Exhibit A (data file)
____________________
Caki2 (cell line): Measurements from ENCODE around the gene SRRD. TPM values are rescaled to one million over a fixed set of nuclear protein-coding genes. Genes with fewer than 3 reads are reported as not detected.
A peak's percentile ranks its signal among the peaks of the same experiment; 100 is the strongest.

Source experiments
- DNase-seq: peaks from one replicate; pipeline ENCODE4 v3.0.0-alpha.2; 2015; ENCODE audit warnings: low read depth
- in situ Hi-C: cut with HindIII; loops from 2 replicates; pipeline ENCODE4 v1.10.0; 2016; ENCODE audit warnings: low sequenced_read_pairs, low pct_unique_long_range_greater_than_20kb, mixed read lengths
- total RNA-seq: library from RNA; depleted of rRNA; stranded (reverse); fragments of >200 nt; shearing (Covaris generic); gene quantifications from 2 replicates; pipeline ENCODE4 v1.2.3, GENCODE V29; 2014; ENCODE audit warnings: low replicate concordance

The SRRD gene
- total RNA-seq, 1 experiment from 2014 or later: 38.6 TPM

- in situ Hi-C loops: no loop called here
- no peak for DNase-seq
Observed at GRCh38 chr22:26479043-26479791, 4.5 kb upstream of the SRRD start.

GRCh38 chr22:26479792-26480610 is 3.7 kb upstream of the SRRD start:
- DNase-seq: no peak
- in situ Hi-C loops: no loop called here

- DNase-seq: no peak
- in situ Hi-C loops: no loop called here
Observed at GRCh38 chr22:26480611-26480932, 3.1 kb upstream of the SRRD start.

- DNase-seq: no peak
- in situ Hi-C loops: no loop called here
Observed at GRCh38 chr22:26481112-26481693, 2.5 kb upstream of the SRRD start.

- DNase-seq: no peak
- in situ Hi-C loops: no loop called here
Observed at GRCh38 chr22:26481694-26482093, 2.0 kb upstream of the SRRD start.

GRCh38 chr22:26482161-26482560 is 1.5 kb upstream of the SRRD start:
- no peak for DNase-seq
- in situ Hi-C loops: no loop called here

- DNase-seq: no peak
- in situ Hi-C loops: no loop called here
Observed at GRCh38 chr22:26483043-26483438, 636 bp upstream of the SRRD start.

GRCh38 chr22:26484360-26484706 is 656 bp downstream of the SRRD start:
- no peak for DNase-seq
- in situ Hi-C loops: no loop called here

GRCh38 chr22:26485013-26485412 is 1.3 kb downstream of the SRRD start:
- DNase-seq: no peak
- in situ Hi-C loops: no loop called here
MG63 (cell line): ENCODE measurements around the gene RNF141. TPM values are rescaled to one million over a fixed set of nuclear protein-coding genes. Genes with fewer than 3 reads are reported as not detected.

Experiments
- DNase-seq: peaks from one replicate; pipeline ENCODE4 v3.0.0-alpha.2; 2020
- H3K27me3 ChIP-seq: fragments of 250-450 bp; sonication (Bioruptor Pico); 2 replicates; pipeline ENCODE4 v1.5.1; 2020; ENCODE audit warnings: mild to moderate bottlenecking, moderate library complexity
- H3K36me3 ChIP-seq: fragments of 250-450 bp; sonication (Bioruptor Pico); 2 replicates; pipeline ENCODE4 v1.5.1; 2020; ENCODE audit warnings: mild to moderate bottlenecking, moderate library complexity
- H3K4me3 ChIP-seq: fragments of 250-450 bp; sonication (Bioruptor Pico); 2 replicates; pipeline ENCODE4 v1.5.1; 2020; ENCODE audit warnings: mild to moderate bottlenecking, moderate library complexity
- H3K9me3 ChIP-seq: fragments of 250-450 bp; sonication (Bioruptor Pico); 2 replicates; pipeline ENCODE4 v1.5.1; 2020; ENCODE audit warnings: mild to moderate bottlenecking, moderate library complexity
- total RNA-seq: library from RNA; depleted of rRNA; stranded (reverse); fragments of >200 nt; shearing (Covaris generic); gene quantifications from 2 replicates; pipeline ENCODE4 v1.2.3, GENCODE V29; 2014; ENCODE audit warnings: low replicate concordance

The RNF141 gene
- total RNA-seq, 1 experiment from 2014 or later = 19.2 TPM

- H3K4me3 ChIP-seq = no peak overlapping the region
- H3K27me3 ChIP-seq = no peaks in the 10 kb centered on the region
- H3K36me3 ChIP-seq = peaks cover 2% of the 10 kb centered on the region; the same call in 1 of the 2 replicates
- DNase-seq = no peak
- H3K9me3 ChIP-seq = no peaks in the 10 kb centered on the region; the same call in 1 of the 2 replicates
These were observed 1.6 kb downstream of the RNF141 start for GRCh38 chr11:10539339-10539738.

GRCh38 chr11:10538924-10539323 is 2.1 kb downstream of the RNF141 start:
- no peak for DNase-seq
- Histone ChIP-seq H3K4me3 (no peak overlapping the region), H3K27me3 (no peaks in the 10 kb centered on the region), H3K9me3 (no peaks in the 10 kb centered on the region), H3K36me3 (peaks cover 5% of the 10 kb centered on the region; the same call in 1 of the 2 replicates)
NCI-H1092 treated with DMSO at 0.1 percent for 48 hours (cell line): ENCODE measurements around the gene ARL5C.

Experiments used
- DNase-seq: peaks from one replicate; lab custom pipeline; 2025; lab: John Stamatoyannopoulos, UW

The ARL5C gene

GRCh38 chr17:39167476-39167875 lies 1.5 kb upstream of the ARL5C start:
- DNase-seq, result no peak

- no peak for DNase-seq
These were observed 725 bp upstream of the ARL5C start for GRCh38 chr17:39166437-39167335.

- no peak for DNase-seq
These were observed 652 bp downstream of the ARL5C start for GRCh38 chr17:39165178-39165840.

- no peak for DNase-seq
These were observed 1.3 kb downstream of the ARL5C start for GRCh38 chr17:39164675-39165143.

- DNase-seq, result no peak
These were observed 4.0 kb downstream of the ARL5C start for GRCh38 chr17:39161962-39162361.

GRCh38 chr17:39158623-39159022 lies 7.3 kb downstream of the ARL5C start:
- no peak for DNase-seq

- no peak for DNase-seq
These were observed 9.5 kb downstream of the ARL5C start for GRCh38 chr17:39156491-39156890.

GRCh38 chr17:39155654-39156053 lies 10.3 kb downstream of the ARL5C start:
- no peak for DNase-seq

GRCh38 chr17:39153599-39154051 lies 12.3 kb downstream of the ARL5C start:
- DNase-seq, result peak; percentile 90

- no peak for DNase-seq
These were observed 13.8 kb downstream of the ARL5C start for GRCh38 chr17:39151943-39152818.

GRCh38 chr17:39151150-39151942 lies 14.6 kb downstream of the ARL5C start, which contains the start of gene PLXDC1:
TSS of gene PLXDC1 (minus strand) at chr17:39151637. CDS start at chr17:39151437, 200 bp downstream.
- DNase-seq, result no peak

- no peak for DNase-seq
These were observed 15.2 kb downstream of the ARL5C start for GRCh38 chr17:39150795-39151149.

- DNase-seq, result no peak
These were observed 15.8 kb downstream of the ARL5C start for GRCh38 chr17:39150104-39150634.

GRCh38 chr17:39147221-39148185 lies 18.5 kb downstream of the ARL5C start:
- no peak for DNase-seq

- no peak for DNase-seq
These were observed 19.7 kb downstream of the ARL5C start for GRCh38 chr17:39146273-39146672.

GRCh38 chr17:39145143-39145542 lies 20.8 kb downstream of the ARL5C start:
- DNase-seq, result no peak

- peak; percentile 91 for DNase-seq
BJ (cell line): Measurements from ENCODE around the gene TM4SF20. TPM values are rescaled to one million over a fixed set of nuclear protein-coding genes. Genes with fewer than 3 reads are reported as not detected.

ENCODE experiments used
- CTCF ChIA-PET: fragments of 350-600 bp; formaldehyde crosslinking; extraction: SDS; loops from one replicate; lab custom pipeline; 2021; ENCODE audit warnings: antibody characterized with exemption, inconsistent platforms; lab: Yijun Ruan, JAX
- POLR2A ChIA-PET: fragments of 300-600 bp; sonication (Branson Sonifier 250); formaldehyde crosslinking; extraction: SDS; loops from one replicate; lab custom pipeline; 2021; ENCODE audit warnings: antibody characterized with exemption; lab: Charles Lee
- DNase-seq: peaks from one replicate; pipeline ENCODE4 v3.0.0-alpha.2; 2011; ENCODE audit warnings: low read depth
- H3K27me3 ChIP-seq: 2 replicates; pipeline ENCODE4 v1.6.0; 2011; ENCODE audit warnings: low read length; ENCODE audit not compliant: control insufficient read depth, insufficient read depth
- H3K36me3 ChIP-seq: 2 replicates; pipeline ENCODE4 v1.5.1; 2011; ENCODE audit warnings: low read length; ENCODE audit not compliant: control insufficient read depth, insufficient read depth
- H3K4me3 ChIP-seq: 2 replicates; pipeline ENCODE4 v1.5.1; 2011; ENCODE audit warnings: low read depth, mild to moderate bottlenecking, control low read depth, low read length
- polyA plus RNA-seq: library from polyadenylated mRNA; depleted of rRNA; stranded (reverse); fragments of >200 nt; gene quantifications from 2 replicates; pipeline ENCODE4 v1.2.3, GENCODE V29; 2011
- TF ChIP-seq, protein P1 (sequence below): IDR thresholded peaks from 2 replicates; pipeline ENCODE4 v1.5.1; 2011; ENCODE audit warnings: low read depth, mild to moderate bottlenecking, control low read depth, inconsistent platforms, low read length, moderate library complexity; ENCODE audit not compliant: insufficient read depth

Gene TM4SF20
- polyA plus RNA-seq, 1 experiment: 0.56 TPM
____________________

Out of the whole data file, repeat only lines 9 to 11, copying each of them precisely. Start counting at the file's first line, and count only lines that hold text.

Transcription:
- in situ Hi-C loops: no loop called here
- no peak for DNase-seq
Observed at GRCh38 chr22:26479043-26479791, 4.5 kb upstream of the SRRD start.